Left: hand removing canister of strawberry ice cream from Breville machine. Right: Breville Smart Scoop on a countertop surrounded by ice cream and ingredients.
Credit: Reviewed / Breville

For a workhorse machine with no pre-freezing required, the Breville Smart Scoop can churn out plenty of frozen desserts.

Best with a Compressor
Breville BCI600XL Smart Scoop
  • Type: Compressor
  • Capacity: 1.5 quarts
  • Dimensions: 15.75 x 11 x 11 inches
  • Weight: 30 pounds

The wonderful thing about this product was never having to worry about pre-freezing the canister. This meant we could make multiple batches in a row during the same evening. And the machine’s “keep cool” mode let us leave our finished ice cream in the appliance while we were eating and entertaining—a very handy feature.

It also has settings for different hardness levels and an option for both an automatic and manual mode. These fancy features come at a price, though. This ice cream maker costs more than a KitchenAid mixer!

Despite all of these excellent features, the ice cream batches weren’t always consistent (the vanilla was overly soft despite being on the hardest setting, while the berry fro-yo was rather icy). This ice cream machine is also heavy and huge. It took up a solid half of the available counter space, and we have no idea where we would put it if it wasn’t out on the counter.

Pros

  • Don't have to pre-freeze canister

  • Has a "keep cool" mode to keep ice cream cold

  • Different hardness levels

Cons

  • Inconsistent batches of ice cream

  • Very expensive

  • Large size

$499.95 from Amazon

$499.95 from Abt

$465.92 from Walmart
The Dash My Mug Ice Cream Maker with prepared mango sorbet ready to be served.
Credit: Reviewed / Monica Petrucci

The convenience of enjoying ice cream right out of the vessel it was churned in is definitely a unique advantage.

Best Single-Serve
Dash My Mug Ice Cream Maker
  • Type: Freezer bowl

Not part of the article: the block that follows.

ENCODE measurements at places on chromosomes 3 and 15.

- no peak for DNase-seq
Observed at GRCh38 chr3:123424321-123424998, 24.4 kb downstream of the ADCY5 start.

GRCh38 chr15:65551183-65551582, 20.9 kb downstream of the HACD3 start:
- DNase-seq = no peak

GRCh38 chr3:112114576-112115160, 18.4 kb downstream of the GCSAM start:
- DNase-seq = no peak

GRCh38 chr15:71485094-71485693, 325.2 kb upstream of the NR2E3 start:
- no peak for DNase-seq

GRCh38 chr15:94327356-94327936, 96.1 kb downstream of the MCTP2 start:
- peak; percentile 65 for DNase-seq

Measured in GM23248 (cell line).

• Capacity: 0.5 quarts
  • Dimensions: 13.5 x 7.48 x 5.39 inches
  • Weight: 4.81 pounds

The Dash My Mug Ice Cream Maker looks more like a nostalgic ice cream bowl than a countertop appliance. And that's because it functions as both a bowl and a machine, churning out desserts in the same bowl that you can eat out of once it's ready.

During testing, we loved how convenient this machine was to use; it comes with a handy manual and recipes to get you started right away, and the single-button interface means there's no learning curve.

Unfortunately the texture of most ice creams we tried with this machine was extremely soft. We recommend leaving them to harden in the freezer for a few extra hours before enjoying them—which means this ice cream maker requires extra patience.

But if you prefer to make ice cream in small batches, or just can't find space for a large appliance in your kitchen, this is an affordable option that can deliver great results (with the right technique).

Read the full Dash My Mug Ice Cream Maker review.

Pros

  • Small footprint

  • Easy to use

  • Affordable

Cons

  • Ice cream texture leans soft

  • Food chute is small

Buy now at Amazon

Other Ice Cream Makers We Tested

Product image of Cuisinart ICE-70
Cuisinart Cool Creations ICE-70 2-Quart
  • Type: Freezer bowl
  • Capacity: 2 quarts
  • Dimensions: 9.74 x 8.62 x 13.22 inches
  • Weight: 13.5 pounds

The Cuisinart ICE-70 was a close runner-up to the ICE-21. It had a similarly easy-to-use design, with a few added features such as a countdown timer and separate buttons for ice cream, gelato, and sorbet. However, the ice cream (even using the different modes) wasn’t noticeably better than the other Cuisinart model, and the larger canister struggled to find an easy home in the freezer.

For the significantly higher price, we wanted significantly better ice cream or a significantly better ice cream making experience than the ICE-21.

Pros

  • Simple and easy-to-use design

  • Countdown timer

  • Additional options for making gelato or sorbet

Cons

  • Expensive